How can a high-fat food be part of a healthy diet? When it’s a nut. Nuts have unsaturated fats that are high in calories but healthy for your heart. Today’s Health-e-Recipe for Almond Fig Bars was devised to give you maximum taste and nutrition in each bite so you’re satisfied without eating too many.
That’s a tall order, but the orange zest and almond extract give these chewy bars rich flavor, while the dried figs provide natural sweetness. The figs and whole-wheat flour provide more dietary fiber than you’d usually get in a small serving of most baked goods, while the almonds offer crunch, protein and vitamin E.
Although they are high in fat, almonds and other nuts are nutritious foods. The omega-3 fats in walnuts made headlines for possible cancer prevention. With nuts, just rein in your serving size. For almonds, 23 whole nuts equal a 1-ounce serving and have 163 calories and 14 grams of fat.
Chopped or slivered nuts can be toasted to bring out their flavor so you only need to add a small amount to a recipe: place a tablespoon-full in a dry skillet over medium-high heat and stir constantly for 2 minutes until they are fragrant and golden — then toss them into salad, cereal, smoothies, soups, whole grains and steamed vegetables. Test your nut knowledge by taking our quiz. Click here to subscribe to weekly Health-e-Recipes from AICR’s Test Kitchen.
We caught up with the internationally renowned Dr. Michael Fenech of CSIRO Food and Nutrition Sciences in Adelaide, Australia, who presented at the 2010 AICR Research Conference during its opening plenary session. His talk focused on the issue of DNA damage, which is a fundamental cause of many diseases and a key component in cancer development. He reviewed data showing that many dietary nutrients interact with enzymes involved with DNA maintenance and repair, and laid out a roadmap that may ultimately lead to dietary guidelines for preventing DNA damage.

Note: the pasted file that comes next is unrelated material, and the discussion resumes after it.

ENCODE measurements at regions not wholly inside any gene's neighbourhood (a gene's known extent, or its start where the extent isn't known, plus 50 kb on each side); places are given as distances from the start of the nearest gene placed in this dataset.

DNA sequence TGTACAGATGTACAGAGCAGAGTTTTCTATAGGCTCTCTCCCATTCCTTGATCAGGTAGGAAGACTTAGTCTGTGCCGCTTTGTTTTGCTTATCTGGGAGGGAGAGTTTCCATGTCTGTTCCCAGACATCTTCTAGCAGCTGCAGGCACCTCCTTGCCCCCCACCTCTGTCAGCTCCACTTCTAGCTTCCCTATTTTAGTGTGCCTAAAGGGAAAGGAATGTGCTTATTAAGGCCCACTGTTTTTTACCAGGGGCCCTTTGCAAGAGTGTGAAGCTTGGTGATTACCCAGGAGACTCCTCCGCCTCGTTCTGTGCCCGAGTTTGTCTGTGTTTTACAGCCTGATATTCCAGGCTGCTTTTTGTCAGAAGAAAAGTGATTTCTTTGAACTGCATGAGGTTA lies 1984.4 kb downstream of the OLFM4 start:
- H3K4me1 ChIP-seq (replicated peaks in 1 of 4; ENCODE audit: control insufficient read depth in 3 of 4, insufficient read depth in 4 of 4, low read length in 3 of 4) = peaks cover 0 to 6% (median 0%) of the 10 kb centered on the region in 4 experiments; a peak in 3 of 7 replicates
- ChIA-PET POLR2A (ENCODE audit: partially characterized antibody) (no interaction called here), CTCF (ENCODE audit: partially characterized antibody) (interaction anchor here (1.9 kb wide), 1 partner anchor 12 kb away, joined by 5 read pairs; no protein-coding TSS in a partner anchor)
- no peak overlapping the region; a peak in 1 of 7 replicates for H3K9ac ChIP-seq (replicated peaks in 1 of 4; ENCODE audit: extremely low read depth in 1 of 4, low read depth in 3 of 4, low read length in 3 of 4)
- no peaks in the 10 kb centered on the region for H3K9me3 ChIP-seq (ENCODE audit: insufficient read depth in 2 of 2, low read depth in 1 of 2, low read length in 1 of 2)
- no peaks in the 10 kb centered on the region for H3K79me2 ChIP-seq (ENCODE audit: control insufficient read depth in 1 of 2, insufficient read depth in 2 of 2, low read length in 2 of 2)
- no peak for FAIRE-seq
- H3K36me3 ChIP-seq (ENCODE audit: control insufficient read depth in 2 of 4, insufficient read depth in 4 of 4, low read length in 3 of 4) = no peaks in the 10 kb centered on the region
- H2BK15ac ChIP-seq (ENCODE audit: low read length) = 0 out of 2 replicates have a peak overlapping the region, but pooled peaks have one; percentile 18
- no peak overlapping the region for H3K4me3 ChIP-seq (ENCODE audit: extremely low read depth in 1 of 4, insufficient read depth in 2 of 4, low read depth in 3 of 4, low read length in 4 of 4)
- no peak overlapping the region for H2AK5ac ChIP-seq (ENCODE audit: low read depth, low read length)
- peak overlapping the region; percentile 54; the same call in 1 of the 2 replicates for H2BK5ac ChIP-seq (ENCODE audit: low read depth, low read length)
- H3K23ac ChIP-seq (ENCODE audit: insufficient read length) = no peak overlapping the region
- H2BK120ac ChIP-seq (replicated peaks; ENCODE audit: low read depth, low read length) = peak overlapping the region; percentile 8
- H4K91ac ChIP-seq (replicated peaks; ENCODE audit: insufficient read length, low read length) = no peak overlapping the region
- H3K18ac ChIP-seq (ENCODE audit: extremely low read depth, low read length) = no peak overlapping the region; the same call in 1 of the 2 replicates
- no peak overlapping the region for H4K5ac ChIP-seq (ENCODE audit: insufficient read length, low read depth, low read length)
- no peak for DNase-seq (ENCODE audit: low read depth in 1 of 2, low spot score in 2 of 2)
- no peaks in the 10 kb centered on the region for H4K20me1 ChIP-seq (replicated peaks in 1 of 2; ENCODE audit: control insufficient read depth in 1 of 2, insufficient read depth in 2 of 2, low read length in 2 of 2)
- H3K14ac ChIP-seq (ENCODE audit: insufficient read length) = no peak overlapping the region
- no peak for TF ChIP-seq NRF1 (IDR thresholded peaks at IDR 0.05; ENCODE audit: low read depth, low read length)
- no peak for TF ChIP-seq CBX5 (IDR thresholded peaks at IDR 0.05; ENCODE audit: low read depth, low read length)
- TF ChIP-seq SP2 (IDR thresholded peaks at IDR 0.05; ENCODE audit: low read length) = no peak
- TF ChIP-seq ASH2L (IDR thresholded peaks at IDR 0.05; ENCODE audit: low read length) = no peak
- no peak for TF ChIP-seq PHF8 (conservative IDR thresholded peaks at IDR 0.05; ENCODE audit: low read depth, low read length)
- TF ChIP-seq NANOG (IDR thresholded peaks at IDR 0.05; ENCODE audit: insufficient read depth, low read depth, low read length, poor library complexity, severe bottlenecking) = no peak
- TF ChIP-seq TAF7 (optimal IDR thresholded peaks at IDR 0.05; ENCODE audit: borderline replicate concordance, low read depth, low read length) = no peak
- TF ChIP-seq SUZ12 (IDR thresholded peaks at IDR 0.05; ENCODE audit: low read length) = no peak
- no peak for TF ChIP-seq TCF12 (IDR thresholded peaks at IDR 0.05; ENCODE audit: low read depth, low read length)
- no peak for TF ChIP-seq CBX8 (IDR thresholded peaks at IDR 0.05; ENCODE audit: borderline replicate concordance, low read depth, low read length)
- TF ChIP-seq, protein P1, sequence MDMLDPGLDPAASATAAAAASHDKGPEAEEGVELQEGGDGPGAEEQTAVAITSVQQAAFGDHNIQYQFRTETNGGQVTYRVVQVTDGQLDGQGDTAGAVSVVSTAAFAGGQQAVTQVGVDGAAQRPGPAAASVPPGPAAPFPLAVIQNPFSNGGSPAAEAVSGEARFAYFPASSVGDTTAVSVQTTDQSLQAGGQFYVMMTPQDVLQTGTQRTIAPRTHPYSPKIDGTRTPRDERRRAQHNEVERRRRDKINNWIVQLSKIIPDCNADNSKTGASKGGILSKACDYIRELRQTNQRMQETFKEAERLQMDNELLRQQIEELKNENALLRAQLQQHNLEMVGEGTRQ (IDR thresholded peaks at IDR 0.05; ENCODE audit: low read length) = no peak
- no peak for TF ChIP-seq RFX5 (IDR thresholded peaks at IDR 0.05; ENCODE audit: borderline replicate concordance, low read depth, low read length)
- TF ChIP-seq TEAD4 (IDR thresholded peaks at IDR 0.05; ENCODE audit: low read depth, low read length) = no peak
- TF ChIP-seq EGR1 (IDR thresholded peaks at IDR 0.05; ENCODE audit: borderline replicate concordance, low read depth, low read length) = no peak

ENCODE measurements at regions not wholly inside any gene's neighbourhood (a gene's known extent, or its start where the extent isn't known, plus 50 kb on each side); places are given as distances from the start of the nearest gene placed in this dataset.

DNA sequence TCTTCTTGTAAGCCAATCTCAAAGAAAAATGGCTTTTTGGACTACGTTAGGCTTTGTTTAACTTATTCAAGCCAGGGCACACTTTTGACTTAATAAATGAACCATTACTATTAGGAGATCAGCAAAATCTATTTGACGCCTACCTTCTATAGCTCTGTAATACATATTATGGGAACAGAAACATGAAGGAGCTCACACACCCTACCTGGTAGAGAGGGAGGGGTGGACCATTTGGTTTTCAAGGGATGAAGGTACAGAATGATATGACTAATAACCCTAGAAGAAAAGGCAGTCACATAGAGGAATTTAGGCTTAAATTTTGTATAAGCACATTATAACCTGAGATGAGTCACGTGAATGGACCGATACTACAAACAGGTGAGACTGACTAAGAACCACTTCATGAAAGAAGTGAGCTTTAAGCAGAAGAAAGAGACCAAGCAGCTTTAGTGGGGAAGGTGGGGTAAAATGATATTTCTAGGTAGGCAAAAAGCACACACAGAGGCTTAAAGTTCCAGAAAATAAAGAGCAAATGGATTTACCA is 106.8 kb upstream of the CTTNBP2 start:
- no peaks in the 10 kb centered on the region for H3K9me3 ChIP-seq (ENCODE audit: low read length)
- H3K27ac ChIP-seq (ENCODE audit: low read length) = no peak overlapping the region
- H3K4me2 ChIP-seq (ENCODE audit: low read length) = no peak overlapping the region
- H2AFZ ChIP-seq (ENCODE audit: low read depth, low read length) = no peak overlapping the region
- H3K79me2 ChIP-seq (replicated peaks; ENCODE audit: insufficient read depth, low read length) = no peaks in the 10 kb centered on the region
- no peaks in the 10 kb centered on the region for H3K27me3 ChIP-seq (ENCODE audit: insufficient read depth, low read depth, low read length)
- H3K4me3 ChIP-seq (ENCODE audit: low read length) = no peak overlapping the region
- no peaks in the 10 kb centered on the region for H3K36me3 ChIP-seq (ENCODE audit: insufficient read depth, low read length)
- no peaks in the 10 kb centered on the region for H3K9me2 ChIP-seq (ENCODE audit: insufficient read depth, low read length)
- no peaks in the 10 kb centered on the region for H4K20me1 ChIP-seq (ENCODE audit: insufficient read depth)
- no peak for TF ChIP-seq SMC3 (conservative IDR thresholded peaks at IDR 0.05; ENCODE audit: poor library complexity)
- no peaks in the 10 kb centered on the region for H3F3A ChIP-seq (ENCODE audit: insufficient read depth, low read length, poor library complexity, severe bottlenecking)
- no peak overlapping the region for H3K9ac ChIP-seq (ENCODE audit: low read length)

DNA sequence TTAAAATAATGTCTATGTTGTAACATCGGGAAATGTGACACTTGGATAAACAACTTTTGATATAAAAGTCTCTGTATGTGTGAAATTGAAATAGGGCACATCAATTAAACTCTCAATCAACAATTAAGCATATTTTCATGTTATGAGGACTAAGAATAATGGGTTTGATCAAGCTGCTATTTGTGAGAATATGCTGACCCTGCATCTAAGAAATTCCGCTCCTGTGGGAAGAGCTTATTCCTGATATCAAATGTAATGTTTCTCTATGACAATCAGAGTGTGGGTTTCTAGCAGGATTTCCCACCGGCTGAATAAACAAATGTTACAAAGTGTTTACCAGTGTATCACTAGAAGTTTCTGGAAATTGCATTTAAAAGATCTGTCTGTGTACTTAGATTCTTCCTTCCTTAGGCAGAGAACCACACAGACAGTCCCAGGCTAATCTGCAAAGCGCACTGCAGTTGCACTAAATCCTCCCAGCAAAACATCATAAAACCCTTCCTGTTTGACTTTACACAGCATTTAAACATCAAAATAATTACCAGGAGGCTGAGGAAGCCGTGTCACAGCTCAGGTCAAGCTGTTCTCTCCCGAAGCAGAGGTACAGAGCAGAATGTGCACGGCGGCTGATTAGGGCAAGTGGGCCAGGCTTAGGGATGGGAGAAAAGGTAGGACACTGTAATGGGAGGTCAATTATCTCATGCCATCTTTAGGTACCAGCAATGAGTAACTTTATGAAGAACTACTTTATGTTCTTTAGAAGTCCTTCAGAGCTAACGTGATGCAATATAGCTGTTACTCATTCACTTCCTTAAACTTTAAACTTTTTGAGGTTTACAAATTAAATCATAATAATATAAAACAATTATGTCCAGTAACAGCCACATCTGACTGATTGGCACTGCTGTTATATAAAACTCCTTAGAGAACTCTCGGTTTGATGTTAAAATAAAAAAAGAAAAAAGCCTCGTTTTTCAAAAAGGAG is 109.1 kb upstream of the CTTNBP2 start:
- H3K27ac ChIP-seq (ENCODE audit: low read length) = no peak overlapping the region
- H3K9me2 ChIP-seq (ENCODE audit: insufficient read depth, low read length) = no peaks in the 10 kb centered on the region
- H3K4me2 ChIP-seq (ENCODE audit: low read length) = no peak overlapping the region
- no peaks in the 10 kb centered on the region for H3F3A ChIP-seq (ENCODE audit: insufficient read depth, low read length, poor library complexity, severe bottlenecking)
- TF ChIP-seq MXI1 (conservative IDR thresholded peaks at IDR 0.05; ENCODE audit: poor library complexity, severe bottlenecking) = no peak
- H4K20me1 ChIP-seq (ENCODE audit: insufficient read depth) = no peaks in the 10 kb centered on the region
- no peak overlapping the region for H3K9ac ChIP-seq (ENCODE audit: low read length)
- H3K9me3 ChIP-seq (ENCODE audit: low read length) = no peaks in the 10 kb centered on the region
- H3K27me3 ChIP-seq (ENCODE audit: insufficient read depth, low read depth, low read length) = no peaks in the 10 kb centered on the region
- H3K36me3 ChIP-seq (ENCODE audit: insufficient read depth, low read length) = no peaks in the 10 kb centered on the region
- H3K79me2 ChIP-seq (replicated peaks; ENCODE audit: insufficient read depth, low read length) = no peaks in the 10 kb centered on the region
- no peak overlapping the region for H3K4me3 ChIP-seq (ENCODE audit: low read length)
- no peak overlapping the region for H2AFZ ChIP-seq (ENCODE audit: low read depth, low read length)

Dr. Fenech is highly regarded in the international research community for developing a means to measure DNA damage in human cells.
It’s the closing session at the AICR Research Conference and this one is focusing on another hot topic: microbes – the healthy ones. Our bodies are teeming with bacteria (a.k.a. microbes) and a lot of them live in our gut, metabolizing the food into metabolites that go on to play a role in cancer prevention or development.
What microbes we have and metabolites we produce may be a strong predictor of health and cancer prevention, suggests research presented by the international panel of scientists.
Among the presentations, Dr. Johanna W. Lampe at the Fred Hutchinson Cancer Center discussing her research in soy. Studies now show that only some people carry the bacteria to metabolize a soy compound (daidzein) into equol, which is linked with cancer prevention. Asian In general, about 50 to 60 percent of Asian populations carry the bacteria to break down daidzein, compared to only 20 to 30 percent of Western populations. There’s a lot of questions in this area and definitely more to study, says Dr. Lampe.
Yet a person’s metabolites can change within days, depending upon the diet, said Dr. Wendy Russell from the University of Aberdeen in Scotland. In numerous studies, Dr. Russell looked at what happens to the microbes and gut’s metabolites when people ate different diets. For example, people who ate a diet high with soy as the protein source produced significantly more anti-inflammatory metabolites compared to people who ate a meat-protein diet.
There’s a lot of ongoing research in microbes, including studies from Harvard University’s Dr. Peter Turnbaugh’s lab suggesting our gut bacteria play a role in obesity. We’ll be writing more about the research presented at our 2010 Annual Research Conference so keep checking.
And if you participated or read about the conference, let us know what you think.
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